what kind of documentation would you like to read? Sure we could
improve documentation for key parts like initialization and some
jogl concepts and APIs.
But if you would like to read basic OpenGL tutorials or
documentation you would be better served with an GL book (since
there is not that much difference between C and java+jogl as soon
you begin rendering).
main problem is time... as always but thanks for the feedback,
so if you could write a few things down (e.g via a blog entry)
while you are learning jogl... this would be great.
On 07/19/2010 04:53 PM, kyjava [via jogamp] wrote:
Hi, I have been in Java for a long time but just getting into the
world of desktop development and hardware acceleration and OpenGL
and found JogAmp in my searches. It appears to be just what I am
looking for. However, I find it may be impossible for me to
actually try to implement it into my development.
I am also a developer so I totally understand the adversion to
having to take the time to do documentation. It is also usually
at the bottom of my to-do list. However, there are times that
documentation is just as essential as the code itself. In my case
I have a project to complete. I don't have time to emerse myself
in the code for an API just to figure out how it works. Yes,
examples help, but they don't provide the in depth description of
why you use certain features of the API and how they work. A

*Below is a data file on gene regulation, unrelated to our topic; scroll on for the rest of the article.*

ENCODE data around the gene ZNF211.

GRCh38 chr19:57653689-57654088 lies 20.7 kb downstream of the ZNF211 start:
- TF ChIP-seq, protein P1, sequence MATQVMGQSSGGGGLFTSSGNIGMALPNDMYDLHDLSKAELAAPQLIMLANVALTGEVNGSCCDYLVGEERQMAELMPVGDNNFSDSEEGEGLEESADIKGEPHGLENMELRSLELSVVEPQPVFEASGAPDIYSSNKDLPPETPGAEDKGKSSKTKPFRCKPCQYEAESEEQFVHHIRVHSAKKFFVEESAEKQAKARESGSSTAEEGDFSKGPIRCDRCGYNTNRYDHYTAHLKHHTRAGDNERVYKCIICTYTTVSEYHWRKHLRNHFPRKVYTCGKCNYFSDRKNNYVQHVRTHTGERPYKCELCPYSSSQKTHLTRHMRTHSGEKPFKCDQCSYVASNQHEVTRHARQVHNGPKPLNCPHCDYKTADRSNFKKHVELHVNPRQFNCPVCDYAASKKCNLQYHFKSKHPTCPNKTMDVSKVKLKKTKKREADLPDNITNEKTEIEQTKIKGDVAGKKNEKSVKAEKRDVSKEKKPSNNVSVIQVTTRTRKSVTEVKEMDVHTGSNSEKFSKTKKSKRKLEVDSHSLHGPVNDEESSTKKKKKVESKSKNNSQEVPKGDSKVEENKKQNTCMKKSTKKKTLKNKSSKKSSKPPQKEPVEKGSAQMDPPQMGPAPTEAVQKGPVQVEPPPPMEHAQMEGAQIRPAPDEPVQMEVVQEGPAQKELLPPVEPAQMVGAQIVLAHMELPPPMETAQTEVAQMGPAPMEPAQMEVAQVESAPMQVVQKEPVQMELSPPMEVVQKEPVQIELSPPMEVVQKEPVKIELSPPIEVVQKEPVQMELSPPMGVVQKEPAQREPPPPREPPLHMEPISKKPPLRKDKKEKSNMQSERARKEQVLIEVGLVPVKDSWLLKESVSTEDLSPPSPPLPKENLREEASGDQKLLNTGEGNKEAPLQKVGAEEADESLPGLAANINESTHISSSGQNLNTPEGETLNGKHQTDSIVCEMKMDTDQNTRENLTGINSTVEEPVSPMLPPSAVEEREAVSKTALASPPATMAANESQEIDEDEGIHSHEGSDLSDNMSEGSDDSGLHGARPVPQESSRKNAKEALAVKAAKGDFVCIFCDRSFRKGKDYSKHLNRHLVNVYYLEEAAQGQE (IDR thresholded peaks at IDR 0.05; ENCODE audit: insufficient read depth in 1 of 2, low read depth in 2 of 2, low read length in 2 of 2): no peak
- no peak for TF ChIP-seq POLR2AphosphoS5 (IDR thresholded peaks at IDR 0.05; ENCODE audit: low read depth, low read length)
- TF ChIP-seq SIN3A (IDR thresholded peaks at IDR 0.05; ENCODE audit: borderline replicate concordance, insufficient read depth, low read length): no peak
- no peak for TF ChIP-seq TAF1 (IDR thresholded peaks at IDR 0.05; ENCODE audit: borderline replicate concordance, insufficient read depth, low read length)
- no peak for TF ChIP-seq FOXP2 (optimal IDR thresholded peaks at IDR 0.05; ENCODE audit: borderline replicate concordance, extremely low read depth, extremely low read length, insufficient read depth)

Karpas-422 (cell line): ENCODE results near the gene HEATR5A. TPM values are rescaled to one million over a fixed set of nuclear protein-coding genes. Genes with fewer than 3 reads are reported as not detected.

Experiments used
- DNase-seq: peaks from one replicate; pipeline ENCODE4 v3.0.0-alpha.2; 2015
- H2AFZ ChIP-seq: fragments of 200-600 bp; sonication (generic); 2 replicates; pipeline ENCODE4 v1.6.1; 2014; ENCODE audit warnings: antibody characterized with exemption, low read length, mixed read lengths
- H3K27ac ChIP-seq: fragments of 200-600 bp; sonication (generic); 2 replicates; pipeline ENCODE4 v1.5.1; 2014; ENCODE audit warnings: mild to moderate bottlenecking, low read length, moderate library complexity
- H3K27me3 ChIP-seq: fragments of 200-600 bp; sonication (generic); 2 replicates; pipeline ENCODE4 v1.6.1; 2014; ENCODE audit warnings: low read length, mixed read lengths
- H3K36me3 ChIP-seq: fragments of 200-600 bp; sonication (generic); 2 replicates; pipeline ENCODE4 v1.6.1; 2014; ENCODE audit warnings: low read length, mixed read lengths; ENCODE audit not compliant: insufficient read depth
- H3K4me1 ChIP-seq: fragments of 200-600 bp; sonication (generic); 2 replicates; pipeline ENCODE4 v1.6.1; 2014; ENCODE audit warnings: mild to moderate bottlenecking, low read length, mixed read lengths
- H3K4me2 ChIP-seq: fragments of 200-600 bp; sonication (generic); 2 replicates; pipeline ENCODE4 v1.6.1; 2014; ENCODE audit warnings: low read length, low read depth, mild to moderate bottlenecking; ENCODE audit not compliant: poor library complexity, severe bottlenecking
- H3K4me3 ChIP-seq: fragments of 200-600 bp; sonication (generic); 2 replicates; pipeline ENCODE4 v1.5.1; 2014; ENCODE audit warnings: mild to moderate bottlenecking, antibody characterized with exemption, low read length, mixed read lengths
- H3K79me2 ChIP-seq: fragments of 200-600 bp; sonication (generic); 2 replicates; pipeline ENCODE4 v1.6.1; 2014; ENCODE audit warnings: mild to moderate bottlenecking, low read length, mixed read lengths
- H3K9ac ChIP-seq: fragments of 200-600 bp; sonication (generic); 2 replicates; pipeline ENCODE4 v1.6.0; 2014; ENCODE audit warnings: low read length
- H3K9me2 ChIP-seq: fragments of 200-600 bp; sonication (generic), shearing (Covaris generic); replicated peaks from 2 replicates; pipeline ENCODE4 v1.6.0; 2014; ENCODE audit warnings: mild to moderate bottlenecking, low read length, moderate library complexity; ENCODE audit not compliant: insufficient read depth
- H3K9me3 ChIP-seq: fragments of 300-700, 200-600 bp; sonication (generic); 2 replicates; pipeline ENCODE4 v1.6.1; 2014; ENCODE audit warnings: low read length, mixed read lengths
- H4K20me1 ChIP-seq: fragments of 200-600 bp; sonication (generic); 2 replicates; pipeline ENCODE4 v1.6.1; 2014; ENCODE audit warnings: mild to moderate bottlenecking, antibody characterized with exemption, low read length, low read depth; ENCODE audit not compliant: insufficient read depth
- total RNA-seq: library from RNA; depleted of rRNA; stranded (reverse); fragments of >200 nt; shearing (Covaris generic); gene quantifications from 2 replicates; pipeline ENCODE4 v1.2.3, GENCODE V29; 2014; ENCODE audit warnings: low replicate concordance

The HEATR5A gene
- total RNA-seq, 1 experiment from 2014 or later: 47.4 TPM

JavaDoc helps define the API but still does not provide the
overall picture of why you do certain things. I am sure that the
pure Java geeks just love taking the source and building their own
executables. But it is time consumming and a distraction for a
developer just looking for an api to help with a bigger solution.
This is not intended to be criticism. Just feedback. It appears
that this API could become a significant presence in the area of
high performance application development. But without a decent
user document it may be bypassed by a significant number of
developers. We need an API that allows us to accomplish what we
need to accomplish without having to "look under the hood" and
figure out the API ourselves. That sort of defeats the purpose of
the API. There have been a lot of good developer products die
because of this sort of thing.
One suggestion that will come up is why not just use the example
code? They would be right of course. Example code really gives a
nice introduction to how to use an API. But example code
generally is written for the easiest and most obvious case. The
first time a new users tries to implement code based on the
example and needs to do something different they are still stuck
trying to figure out how the API works.
I may get flamed by the purists in the forum. It would be nice to
spend the next 3-4 weeks digging into the code and learning out to
make it work. The trouble is, by then I need to have a proof of
concept application working that USES this sort of API. And,
again, I think that defeats the entire purpose of having the API
in the first place.
I appreciate those who contribute their time and effort into these
projects. With good user documentation the acceptance of the
product will be MUCH greater and growth of its usage much faster.
Just my humble 2 cents worth.